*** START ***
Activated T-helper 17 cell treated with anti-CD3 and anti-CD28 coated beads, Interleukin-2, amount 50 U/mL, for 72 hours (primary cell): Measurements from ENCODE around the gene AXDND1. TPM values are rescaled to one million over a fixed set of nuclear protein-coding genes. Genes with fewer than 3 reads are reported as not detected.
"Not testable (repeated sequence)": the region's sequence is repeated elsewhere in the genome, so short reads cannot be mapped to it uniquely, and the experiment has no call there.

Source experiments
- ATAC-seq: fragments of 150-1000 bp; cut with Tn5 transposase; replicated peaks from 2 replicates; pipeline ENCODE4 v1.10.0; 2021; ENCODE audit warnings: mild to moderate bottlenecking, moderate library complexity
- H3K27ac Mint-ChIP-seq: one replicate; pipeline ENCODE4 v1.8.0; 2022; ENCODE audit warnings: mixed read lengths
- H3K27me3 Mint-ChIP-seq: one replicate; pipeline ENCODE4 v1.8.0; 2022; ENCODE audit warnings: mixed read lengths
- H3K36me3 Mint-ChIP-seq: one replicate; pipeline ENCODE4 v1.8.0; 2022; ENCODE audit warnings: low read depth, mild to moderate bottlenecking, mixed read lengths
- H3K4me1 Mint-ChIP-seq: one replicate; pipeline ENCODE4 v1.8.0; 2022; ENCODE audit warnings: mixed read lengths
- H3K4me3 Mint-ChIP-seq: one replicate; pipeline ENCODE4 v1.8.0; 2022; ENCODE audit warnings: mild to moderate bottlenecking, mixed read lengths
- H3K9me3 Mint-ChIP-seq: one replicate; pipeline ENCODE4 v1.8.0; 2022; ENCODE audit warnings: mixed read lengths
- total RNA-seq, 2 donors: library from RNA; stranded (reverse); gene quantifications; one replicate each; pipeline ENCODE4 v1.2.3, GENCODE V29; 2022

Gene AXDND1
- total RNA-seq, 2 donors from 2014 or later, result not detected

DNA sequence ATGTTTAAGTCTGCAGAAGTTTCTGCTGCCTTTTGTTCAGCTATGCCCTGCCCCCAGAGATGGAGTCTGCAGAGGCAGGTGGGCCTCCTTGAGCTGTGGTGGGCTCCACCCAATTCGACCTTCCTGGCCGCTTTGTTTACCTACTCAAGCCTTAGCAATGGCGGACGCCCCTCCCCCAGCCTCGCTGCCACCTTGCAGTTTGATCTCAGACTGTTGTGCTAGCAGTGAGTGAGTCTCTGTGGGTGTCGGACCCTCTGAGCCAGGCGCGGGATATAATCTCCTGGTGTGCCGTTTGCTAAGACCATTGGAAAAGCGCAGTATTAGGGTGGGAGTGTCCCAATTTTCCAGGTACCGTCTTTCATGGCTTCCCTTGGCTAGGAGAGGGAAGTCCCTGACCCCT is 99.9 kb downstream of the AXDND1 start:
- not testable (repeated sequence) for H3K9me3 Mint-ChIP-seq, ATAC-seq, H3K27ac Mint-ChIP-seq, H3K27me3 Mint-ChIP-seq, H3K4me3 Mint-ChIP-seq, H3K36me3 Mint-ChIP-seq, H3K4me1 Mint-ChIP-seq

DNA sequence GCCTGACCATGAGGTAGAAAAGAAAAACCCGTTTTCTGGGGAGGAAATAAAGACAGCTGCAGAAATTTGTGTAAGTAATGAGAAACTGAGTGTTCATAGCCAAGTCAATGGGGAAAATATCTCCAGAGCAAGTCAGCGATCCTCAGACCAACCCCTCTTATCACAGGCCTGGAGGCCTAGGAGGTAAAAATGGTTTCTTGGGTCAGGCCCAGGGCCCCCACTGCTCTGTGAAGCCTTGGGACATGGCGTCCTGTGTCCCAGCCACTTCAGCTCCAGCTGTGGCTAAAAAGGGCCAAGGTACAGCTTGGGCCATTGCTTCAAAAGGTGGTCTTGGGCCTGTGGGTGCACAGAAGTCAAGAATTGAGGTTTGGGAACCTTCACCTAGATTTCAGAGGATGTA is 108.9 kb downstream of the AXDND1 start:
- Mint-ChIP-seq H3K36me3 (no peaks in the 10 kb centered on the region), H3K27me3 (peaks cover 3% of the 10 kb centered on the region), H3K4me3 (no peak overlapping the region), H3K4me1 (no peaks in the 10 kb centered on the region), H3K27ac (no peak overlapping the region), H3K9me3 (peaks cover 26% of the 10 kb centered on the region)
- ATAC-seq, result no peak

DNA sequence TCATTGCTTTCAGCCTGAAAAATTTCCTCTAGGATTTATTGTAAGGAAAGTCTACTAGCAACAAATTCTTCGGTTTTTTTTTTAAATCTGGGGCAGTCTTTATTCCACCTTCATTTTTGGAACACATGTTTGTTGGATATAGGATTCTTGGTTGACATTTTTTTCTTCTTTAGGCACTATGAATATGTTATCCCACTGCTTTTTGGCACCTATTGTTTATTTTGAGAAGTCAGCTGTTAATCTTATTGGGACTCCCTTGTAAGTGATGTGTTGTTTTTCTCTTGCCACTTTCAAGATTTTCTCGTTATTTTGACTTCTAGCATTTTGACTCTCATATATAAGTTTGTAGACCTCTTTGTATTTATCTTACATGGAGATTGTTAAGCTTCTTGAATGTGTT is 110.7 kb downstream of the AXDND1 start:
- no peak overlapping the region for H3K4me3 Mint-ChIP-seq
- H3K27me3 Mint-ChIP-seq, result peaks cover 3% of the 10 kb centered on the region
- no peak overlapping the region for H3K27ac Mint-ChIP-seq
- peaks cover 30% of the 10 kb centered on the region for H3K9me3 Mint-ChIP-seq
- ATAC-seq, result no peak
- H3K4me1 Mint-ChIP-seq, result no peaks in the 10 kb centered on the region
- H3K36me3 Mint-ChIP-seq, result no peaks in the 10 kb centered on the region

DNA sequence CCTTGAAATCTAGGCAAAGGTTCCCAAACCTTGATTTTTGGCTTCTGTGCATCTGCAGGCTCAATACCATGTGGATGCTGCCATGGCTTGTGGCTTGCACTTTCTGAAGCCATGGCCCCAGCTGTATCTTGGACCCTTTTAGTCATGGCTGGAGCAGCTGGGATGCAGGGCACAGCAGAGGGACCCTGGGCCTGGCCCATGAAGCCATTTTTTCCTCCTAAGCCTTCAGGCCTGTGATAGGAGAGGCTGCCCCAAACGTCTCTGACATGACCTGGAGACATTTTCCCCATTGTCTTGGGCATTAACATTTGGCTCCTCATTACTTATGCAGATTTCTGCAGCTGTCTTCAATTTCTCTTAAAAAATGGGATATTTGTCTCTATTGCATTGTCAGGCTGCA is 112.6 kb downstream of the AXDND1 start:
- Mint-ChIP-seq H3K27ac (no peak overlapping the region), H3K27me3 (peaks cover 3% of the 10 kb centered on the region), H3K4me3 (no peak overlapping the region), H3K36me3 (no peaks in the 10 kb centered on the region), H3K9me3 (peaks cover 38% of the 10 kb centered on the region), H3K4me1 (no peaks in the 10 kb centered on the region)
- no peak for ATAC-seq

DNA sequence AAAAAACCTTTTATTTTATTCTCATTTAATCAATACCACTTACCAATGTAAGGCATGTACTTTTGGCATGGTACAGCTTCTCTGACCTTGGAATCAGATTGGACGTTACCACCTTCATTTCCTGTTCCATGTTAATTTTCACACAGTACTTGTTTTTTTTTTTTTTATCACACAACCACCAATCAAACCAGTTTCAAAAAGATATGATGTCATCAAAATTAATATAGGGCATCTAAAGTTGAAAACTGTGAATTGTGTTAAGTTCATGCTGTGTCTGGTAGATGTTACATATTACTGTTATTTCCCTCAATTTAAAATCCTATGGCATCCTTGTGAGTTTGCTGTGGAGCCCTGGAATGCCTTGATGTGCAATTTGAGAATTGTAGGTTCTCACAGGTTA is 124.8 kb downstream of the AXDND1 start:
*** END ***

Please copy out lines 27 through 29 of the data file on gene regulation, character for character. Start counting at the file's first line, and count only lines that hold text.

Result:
DNA sequence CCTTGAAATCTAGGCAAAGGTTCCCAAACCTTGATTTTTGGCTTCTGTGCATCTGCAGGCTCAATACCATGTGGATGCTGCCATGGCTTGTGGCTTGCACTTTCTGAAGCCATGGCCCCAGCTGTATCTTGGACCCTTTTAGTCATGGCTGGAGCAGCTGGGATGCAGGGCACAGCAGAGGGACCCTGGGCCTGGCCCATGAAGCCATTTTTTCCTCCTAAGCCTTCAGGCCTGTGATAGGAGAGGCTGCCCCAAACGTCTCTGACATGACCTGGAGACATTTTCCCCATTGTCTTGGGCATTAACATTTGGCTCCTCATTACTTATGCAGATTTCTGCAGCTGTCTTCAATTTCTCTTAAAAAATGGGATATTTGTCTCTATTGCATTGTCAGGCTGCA is 112.6 kb downstream of the AXDND1 start:
- Mint-ChIP-seq H3K27ac (no peak overlapping the region), H3K27me3 (peaks cover 3% of the 10 kb centered on the region), H3K4me3 (no peak overlapping the region), H3K36me3 (no peaks in the 10 kb centered on the region), H3K9me3 (peaks cover 38% of the 10 kb centered on the region), H3K4me1 (no peaks in the 10 kb centered on the region)
- no peak for ATAC-seq